Definitions for "Federal Perkins Loan Program"
A Federal Perkins Loan is a low-interest (5 percent) loan for both undergraduate and graduate students with exceptional financial need. The school is the lender. The loan is made with government funds with a share contributed by the school. The borrower must repay the loan to the school.
This campus-based loan program provides low-interest student loans to undergraduate and graduate students with financial need. Formerly, it was called the National Direct Student Loan (NDSL) Program and the National Defense Student Loan Program. In 1987, it was renamed to honor Congressman Carl D. Perkins; later the word "Federal" was added to its name. See CAMPUS-BASED PROGRAMS.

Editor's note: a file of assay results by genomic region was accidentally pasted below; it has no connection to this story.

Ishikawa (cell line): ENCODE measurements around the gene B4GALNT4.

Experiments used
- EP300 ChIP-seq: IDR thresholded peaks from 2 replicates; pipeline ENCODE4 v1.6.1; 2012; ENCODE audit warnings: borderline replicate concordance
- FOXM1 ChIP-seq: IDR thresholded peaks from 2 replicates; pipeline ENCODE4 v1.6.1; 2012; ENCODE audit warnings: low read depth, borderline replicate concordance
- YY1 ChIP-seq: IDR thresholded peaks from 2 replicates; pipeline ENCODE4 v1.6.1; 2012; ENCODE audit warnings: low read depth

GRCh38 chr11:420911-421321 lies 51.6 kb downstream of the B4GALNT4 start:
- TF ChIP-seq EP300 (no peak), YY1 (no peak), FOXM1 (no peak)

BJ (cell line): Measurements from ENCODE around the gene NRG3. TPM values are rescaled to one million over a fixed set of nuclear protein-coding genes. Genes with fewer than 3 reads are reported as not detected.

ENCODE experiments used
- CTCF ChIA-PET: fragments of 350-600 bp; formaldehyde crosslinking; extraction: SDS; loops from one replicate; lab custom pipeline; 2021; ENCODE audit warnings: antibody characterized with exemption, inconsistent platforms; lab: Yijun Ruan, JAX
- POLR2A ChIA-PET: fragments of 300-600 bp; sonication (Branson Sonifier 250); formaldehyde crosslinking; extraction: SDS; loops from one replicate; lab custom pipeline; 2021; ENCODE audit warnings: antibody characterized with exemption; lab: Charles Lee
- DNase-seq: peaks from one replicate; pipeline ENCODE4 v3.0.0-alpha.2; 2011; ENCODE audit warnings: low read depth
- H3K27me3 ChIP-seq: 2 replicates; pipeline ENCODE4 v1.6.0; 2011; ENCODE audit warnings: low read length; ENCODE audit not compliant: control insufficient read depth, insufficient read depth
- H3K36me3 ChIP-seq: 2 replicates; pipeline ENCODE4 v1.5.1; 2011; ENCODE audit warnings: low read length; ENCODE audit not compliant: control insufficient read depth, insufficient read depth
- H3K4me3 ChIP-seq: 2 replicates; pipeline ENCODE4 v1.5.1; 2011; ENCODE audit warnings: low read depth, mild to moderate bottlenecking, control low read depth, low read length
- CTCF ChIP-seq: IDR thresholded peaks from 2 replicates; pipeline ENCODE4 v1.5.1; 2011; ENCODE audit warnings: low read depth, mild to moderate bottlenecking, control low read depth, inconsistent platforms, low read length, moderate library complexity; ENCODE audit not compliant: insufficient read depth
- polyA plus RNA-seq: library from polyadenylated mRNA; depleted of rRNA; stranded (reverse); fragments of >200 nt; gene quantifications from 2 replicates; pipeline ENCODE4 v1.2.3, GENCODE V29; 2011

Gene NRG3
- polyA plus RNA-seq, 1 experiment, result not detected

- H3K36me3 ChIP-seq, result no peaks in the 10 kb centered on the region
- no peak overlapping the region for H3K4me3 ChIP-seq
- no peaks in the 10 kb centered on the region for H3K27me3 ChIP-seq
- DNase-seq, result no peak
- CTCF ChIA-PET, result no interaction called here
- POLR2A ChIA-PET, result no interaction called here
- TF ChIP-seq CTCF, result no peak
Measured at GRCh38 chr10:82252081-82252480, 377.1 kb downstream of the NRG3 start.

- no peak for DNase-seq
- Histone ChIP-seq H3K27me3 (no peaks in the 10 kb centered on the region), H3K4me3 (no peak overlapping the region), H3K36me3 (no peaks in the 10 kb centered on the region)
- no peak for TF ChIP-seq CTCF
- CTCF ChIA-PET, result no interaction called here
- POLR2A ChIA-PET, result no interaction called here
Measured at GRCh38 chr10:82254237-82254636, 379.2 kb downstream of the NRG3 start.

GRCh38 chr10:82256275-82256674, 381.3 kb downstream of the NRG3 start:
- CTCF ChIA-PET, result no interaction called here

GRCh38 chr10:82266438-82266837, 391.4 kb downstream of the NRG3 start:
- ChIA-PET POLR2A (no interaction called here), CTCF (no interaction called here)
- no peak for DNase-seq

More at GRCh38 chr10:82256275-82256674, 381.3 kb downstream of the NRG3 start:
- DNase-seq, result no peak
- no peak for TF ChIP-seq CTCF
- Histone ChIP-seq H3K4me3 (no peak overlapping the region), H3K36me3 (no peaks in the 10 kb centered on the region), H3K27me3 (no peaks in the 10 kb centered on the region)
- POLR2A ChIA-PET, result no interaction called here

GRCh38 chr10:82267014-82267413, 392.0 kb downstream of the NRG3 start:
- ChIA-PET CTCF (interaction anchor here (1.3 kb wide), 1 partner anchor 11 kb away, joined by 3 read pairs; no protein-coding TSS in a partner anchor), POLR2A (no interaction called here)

A federally funded program based on need, administered by colleges, that provides low-interest (5 percent) loans of up to $3,000 per year during undergraduate study and up to $15,000 for the total undergraduate program. The combined cumulative total of loan funds available to an individual for undergraduate and graduate education is $30,000. Repayment need not begin until completion of the student's education or after limited periods of service in the military, Peace Corps, or approved comparable organizations.